“I know it’s only three months,” he said, “but things change, and I felt like maybe I needed a couple of weeks to get back into the thought process that you need to get into for competitive golf. I got into that pretty quickly this week, so that was the most pleasing thing.”

The sense of relief afterward was palpable. McIlroy is entering his 11th full year as a pro, and deep down he likely realizes 2018 is shaping up as his most important yet.

The former Boy Wonder is all grown up, and his main challengers now are a freakish athlete (DJ) and a trio of players under 25 (Jordan Spieth, Justin Thomas, Jon Rahm) who don’t lack for motivation or confidence. The landscape has changed significantly since McIlroy’s last major victory, in August 2014, and the only way he’ll be able to return to world No. 1 is to produce a sustained period of exceptional golf, like the rest of the game’s elite. (Based on average points, McIlroy, now ranked 11th, is closer to the bottom of the rankings, No. 1928, than to Johnson.)

But after years of near-constant turmoil, McIlroy, 28, finally seems ready to pursue that goal again. He is planning the heaviest workload of his career – as many as 30 events, including seven more starts before the Masters – and appears refreshed and reenergized, perhaps because this year, for the first time in a while, he is playing without distractions.

Not his relationships or his health. Not his equipment or his caddie or his off-course dealings.

Everything in his life is lined up.

Drama tends to follow one of the sport’s most captivating characters, but for now he can just play golf – lots and lots of golf. How liberating.

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Crocker among quartet of Open qualifiers in Singapore

By Will GrayJanuary 21, 2018, 2:20 pm

Former amateur standout Sean Crocker was among four players who qualified for the 147th Open via top-12 finishes this week at the Asian Tour's SMBC Singapore Open as part of the Open Qualifying Series.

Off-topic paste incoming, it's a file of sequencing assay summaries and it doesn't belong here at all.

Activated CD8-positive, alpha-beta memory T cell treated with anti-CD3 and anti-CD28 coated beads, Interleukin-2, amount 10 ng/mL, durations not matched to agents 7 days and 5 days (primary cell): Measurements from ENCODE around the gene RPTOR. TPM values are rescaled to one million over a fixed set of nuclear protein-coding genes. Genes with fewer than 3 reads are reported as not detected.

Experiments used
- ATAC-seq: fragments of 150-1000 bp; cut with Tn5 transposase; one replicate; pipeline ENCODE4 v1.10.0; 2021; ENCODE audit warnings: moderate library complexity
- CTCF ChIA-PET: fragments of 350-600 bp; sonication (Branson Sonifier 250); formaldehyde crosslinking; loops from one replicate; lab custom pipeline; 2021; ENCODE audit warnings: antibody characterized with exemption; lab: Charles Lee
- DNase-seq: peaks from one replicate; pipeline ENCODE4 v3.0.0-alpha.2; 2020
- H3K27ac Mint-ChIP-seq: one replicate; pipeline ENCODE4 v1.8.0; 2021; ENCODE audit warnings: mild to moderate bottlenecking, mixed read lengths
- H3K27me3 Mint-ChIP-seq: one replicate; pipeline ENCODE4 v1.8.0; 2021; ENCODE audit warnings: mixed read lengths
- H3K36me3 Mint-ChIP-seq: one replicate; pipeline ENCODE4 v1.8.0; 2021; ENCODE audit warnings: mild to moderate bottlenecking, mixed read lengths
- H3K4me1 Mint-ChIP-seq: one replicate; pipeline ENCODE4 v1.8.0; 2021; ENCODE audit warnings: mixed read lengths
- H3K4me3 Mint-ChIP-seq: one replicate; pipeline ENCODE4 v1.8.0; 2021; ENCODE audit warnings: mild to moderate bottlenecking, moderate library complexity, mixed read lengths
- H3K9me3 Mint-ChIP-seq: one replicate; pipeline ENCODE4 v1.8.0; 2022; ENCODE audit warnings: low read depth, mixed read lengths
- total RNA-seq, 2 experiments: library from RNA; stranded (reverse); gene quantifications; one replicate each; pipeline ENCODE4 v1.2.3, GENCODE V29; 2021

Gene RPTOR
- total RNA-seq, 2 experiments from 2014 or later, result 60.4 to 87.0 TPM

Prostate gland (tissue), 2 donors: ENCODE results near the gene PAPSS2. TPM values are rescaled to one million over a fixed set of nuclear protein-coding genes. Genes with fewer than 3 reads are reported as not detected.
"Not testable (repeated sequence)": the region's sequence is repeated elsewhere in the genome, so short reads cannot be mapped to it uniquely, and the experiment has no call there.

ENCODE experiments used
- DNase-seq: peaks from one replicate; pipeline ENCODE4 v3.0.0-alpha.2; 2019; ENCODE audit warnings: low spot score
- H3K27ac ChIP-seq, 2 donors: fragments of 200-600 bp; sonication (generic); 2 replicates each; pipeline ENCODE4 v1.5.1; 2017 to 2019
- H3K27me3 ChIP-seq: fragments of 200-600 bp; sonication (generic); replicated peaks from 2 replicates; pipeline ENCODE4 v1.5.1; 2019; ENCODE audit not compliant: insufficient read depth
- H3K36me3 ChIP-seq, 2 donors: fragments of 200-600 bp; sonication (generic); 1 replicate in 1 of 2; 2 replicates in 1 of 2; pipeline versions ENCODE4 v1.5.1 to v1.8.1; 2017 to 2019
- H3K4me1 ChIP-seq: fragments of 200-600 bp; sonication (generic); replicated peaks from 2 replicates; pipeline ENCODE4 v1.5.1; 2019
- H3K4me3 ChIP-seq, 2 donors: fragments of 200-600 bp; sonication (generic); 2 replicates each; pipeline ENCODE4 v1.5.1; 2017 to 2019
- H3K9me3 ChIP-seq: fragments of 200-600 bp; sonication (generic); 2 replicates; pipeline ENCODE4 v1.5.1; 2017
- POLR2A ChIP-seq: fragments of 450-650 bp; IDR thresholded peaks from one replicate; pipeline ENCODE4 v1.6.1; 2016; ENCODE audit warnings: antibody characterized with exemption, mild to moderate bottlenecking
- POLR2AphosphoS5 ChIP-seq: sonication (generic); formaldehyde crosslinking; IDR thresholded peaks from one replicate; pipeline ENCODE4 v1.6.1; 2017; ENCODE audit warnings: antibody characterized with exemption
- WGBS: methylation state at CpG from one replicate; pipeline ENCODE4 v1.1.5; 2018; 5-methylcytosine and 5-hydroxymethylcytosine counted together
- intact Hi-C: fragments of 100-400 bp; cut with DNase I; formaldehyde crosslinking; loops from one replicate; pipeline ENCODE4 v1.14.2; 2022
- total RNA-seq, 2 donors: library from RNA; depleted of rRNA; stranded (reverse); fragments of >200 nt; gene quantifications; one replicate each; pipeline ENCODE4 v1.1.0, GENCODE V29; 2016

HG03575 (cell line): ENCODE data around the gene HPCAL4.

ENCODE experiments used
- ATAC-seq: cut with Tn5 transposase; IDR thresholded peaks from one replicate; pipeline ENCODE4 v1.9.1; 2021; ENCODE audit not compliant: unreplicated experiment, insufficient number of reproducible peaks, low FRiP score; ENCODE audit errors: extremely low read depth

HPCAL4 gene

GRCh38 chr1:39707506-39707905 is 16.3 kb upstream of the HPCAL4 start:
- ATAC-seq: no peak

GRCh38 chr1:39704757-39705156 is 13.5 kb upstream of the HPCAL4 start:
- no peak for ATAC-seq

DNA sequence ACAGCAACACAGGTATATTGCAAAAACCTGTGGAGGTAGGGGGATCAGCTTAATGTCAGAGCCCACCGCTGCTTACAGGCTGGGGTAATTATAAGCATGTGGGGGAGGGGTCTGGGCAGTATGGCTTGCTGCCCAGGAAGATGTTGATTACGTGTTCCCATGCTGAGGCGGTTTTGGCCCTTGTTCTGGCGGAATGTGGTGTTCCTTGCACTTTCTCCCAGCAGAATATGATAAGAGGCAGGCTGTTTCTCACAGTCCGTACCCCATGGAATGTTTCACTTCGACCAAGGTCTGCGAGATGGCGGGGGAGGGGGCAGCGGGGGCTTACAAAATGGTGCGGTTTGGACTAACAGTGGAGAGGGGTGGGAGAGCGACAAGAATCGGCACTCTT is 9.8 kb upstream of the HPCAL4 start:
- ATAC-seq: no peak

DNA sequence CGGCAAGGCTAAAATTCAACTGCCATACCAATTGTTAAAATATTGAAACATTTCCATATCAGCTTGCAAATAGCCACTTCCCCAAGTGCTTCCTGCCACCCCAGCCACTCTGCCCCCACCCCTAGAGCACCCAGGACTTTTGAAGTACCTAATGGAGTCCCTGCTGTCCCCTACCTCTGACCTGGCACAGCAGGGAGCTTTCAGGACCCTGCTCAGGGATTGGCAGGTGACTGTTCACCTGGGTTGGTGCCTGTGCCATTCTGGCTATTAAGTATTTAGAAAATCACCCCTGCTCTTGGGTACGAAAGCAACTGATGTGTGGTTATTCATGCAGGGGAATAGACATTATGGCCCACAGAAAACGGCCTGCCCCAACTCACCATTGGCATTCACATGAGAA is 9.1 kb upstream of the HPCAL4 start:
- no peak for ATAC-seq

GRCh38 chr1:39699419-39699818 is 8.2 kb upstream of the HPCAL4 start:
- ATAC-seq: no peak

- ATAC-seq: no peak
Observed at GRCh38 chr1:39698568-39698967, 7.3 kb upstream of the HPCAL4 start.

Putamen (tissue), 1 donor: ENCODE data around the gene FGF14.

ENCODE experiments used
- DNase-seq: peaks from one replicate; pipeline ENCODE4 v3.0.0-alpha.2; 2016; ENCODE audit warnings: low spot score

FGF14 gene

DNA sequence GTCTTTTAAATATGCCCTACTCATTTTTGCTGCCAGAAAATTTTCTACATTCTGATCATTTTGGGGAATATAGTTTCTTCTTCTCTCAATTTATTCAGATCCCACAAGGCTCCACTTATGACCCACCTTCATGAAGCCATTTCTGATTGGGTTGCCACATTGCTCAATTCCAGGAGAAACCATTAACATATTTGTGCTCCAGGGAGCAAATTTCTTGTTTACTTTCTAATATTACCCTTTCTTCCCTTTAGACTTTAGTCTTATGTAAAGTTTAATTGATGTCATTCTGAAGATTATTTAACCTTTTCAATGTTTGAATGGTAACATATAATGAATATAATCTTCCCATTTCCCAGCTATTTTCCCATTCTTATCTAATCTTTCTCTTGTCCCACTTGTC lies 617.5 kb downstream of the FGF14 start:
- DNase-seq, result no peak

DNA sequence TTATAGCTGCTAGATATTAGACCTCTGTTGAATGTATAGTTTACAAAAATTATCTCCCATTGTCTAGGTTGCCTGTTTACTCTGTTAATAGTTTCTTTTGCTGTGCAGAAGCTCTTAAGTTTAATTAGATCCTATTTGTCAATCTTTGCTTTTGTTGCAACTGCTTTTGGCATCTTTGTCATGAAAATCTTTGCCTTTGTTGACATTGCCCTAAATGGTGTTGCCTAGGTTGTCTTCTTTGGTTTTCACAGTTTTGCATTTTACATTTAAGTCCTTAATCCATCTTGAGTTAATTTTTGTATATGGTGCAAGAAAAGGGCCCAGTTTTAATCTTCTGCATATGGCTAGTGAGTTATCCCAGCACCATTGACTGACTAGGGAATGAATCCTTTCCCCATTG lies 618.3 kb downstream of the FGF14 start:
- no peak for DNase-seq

Crocker had a strong college career at USC before turning pro late last year. The 21-year-old received an invitation into this event shortly thereafter, and he made the most of his appearance with a T-6 finish to net his first career major championship berth.

There were four spots available to those not otherwise exempt among the top 12 in Singapore, but winner Sergio Garcia and runners-up Shaun Norris and Satoshi Kodaira had already booked their tickets for Carnoustie. That meant that Thailand's Danthai Boonma and Jazz Janewattanond both qualified thanks to T-4 finishes.


Full-field scores from the Singapore Open


Crocker nabbed the third available qualifying spot, while the final berth went to Australia's Lucas Herbert. Herbert entered the week ranked No. 274 in the world and was the highest-ranked of the three otherwise unqualified players who ended the week in a tie for eighth.

The next event in the Open Qualifying Series will be in Japan at the Mizuno Open in May, when four more spots at Carnoustie will be up for grabs. The 147th Open will be held July 19-22 in Carnoustie, Scotland.

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Got a second? Fisher a bridesmaid again

By Will GrayJanuary 21, 2018, 1:40 pm

Ross Fisher is in the midst of a career resurgence - he just doesn't have the hardware to prove it.

Fisher entered the final round of the Abu Dhabi HSBC Championship with a share of the lead, and as he made the turn he appeared in position to claim his first European Tour victory since March 2014. But he slowed just as Tommy Fleetwood caught fire, and when the final putt fell Fisher ended up alone in second place, two shots behind his fellow Englishman.

It continues a promising trend for Fisher, who at age 37 now has 14 career runner-up finishes and three in his last six starts dating back to October. He was edged by Tyrrell Hatton both at the Italian Open and the Alfred Dunhill Links Championship in the fall, and now has amassed nine worldwide top-10 finishes since March.


Full-field scores from the Abu Dhabi HSBC Championship


Fisher took a big step toward ending his winless drought with an eagle on the par-5 second followed by a pair of birdies, and he stood five shots clear of Fleetwood with only nine holes to go. But while Fleetwood played Nos. 10-15 in 4 under, Fisher played the same stretch in 2 over and was unable to eagle the closing hole to force a playoff.

While Fisher remains in search of an elusive trophy, his world ranking has benefited from his recent play. The veteran was ranked outside the top 100 in the world as recently as September 2016, but his Abu Dhabi runner-up result is expected to move him inside the top 30 when the new rankings are published.